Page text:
The reason why this is filed in Brussels is because Brussels is Belgian capital city. Italian case was tried in Italian courts, that have a very different system. As grandparent point out, there's little to no stare decisis between two systems, for obvious reasons of these being different court systems. About the only comparison that could be drawn is that both laws are drawn on basis of the same EU directive. But even these laws are only BASED on the directive, and typically implement it in different ways to suit each country's legal system. A great example of this has been the copyright legislation, which varies from it being legal to download whatever you want for your personal use in Spain to it being illegal here in Finland. All based on the same directive.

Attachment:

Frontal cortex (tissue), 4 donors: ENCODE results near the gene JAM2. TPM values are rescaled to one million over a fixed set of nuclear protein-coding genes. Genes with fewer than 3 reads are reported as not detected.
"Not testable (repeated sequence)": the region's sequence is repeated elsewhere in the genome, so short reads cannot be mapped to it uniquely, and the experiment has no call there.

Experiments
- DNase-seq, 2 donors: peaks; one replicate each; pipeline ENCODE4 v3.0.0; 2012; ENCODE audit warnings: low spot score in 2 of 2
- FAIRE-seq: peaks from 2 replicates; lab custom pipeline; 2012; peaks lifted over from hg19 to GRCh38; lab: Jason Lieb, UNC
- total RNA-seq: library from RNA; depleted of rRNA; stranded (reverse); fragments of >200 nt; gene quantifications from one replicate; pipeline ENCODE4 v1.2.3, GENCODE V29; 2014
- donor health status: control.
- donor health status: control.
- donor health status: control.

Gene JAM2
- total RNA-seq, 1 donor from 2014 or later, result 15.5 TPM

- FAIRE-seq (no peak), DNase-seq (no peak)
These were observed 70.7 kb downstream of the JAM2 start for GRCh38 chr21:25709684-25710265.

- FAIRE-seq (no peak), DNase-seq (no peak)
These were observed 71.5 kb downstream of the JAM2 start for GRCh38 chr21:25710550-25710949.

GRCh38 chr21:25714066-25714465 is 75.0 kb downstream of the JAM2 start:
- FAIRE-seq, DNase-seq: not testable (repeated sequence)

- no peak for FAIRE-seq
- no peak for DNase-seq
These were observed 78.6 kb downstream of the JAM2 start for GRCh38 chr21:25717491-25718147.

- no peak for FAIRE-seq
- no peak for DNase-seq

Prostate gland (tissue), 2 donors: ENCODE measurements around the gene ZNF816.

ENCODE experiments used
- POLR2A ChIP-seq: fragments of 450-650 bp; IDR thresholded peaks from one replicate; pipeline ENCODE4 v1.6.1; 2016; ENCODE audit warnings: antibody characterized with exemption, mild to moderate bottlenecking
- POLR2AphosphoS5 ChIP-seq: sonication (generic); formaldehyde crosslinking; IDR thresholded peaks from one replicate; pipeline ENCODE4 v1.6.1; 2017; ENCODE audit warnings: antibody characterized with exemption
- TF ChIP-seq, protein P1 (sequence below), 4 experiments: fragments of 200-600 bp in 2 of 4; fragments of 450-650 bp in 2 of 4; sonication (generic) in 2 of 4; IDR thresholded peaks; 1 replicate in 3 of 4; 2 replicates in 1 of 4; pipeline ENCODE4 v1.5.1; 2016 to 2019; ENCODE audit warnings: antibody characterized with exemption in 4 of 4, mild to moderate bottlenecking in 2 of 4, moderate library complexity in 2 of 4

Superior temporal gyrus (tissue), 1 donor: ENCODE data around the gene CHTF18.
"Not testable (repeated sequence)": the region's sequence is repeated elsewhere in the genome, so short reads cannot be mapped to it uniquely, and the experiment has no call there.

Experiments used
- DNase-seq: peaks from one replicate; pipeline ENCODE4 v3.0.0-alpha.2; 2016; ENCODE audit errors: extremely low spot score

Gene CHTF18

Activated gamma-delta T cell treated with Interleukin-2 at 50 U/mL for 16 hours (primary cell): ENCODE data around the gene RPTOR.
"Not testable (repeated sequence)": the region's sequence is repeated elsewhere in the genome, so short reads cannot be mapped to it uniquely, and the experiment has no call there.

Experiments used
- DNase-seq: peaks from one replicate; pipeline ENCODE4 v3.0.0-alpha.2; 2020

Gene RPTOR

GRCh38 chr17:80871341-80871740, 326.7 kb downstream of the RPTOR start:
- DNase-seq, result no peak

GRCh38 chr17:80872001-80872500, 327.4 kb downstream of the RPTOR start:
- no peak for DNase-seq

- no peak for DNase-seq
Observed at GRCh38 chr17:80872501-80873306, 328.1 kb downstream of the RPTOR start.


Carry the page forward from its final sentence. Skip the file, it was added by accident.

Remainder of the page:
• by CuteSteveJobs ( 1343851 ) on Tuesday January 15, 2013 @08:28AM (#42590147)
    In some countries (your mileage may vary) there is an implied statutory warranty that the product will operate properly for the reasonable lifetime of the product. This is ADDITIONAL TO the express manufacturer's warranty. It doesn't cover wear and tear and obviously doesn't cover abuse either, but does mean the product must function properly and do what it is supposed to do. If it doesn't, you are entitled to a remedy: a refund, replacement, etc., to be mutually agreed between you and the seller.